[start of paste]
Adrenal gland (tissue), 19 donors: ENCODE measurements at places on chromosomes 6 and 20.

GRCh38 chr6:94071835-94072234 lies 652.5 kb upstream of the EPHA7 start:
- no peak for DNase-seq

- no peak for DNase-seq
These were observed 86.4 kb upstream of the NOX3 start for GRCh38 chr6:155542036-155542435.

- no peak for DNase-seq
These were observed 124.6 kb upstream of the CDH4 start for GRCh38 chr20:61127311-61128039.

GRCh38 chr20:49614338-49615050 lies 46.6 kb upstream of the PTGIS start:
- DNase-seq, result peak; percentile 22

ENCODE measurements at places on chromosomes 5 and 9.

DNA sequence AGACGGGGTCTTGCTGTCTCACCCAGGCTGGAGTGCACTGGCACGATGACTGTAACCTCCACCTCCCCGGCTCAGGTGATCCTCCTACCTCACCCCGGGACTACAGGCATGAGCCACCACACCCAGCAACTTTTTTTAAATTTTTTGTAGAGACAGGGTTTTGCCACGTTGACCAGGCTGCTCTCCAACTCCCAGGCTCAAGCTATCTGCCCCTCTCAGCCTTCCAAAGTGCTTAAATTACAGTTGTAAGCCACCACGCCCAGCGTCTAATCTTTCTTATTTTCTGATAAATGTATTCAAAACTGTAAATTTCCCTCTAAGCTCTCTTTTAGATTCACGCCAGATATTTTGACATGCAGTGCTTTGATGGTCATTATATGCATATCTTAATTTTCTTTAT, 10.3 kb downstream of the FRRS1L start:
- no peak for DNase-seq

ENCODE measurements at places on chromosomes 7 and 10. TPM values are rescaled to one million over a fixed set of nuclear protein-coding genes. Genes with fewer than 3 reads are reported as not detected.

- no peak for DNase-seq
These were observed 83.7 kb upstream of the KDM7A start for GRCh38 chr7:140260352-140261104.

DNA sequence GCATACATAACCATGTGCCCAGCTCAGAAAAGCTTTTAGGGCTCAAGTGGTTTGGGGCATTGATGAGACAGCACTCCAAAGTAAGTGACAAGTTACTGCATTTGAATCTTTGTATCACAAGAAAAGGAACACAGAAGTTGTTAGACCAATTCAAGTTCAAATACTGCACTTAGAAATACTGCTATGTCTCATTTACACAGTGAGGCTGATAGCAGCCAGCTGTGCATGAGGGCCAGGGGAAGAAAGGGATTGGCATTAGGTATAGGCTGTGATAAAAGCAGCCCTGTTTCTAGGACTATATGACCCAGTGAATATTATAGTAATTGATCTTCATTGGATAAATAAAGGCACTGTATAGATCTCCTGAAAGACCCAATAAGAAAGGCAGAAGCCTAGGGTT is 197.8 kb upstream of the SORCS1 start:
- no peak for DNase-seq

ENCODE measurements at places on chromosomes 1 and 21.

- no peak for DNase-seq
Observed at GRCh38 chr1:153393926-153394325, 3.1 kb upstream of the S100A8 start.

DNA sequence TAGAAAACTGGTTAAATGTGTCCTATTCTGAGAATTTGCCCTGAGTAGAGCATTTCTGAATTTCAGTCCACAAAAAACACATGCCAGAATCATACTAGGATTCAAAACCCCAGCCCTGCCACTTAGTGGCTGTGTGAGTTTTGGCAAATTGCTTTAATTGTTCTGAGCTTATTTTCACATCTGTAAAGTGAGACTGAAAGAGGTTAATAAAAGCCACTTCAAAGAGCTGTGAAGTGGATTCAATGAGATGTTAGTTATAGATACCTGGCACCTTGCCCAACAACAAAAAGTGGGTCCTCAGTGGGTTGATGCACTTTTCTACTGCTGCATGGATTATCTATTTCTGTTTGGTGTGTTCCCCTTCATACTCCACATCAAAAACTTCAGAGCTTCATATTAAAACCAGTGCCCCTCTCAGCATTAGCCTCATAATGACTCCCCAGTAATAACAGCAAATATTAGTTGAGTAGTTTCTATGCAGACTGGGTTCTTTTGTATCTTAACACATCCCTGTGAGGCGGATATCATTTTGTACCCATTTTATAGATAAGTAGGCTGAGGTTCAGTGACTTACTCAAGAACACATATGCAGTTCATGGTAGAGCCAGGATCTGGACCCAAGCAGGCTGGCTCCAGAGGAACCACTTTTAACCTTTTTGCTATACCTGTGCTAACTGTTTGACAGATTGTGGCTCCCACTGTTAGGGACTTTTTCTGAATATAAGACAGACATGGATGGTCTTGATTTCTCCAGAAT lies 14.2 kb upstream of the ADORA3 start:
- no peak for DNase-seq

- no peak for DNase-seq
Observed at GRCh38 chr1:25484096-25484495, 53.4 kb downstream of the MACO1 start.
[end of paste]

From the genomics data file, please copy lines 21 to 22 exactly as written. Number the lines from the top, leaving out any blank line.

DNA sequence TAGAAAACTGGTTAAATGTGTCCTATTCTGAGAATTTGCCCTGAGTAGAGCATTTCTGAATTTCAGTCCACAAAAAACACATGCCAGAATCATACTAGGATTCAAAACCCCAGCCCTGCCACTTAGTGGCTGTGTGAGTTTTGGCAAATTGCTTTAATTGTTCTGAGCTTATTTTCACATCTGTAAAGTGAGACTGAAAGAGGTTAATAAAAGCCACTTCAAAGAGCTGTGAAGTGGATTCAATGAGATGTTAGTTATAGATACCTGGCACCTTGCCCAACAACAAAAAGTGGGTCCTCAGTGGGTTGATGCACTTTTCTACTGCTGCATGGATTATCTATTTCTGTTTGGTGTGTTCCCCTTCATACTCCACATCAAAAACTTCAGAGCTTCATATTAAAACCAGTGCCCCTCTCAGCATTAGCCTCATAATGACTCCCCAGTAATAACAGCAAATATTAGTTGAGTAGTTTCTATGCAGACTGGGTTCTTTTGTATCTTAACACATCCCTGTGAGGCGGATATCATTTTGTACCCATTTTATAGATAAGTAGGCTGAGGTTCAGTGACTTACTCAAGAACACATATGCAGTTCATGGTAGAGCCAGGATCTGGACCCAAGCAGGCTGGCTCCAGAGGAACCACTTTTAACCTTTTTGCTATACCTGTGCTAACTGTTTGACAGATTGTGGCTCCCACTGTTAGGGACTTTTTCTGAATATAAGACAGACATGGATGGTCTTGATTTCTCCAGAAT lies 14.2 kb upstream of the ADORA3 start:
- no peak for DNase-seq